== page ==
I write this knowing exactly how ridiculous and unfounded it is—but for as long as I can remember I’ve had a particular bias against Germany and Germans (said by a girl whose ancestry is hugely German). I have always disliked the language, have thought of Germans as harsh and cold people, and haven’t had any interest in visiting, experiencing their culture, or tasting their foods, etc.
I know where it stems from—the Holocaust. And I’m not a stupid or ignorant girl—I recognize how stupid it is to blame an entire country and culture for the wrongdoing that one person started and that people were essentially forced to follow (or succumb to their own deaths). I also know how hard it has been for Germany to move forward from those events and from that period in their history. Up until probably sometime within the past few years, Germans were afraid to show any sort of pride for their nation because that would somehow translate into being too nationalistic again—something that they wouldn’t want to appear—lest the comparisons to the Nazis start again. So, please, believe me when I say that I know how stupid my bias is, but that I have been deeply affected by and interested in the happenings of the Holocaust since I was a young child and I can’t undo 20 years of ill feelings or bias overnight.
Or can I?
In February 2013, I visited Germany for the first time. While I had a good time, I still didn’t exactly get the warm fuzzies from the country. Honestly, if it weren’t for the promise of Christmas markets, I probably wouldn’t have planned a return trip to the country. But I am ridiculously glad that I did.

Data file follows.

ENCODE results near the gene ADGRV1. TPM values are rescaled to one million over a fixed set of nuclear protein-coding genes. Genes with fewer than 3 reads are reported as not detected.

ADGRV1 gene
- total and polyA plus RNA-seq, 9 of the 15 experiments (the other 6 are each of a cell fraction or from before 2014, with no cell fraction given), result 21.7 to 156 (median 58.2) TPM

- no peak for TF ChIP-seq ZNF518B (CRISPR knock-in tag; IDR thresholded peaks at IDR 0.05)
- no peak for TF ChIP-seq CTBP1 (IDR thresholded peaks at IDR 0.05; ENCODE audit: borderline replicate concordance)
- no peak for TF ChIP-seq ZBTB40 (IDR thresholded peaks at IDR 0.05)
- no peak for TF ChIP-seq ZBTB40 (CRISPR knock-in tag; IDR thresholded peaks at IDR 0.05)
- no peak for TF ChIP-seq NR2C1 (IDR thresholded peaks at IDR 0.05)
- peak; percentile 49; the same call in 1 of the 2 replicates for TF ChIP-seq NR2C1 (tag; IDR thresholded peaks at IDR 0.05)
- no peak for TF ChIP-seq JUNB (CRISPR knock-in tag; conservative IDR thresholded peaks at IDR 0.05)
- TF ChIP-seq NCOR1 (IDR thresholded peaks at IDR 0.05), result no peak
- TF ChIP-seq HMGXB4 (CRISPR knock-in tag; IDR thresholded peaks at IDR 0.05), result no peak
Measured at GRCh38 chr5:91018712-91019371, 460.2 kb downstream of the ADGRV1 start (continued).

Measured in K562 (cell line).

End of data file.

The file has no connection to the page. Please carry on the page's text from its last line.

I was a bit concerned before going back, especially to a new city—Berlin’s a massive city, I only know about 20 words in German (and at least half of those are swear words—thanks to my best friend’s mom being German), and, well, it’s a scary city, right?
Wrong. From the moment I arrived in Berlin via train from Amsterdam, I had a good feeling about it. And the feeling hasn’t stopped. Berlin is an incredible city. It’s young, vibrant, resilient, cultured, and gorgeous.
I spent only five short days in historic Berlin, dividing time between visiting all the main sites; eating (and drinking) my way through Christmas markets; shopping; and hanging out with a few friends who also happened to be in town (or live there). Every day that I was there, I fell a little bit more for the city. It felt so comfortable, clean, safe, and easy to navigate. By the end of my time there, I was seriously considering relocating there.
It might’ve taken me two trips to Germany, but the five days I spent in Berlin totally changed my mind about a country that I previously held a bias against. I won’t lie and say that being in Berlin wasn’t difficult for me at times–I found myself tearing up almost daily when thinking, reading, or hearing about World War II events which took place in the city and in the rest of Germany. But at the end of the day, I can’t continue to hold a grudge against the current generation of Germans for something that happened almost 70 years ago. I am so happy that I visited Germany for a second time and was able to turn around my views on such a wonderful country. Now, instead, I look forward to making my way there again.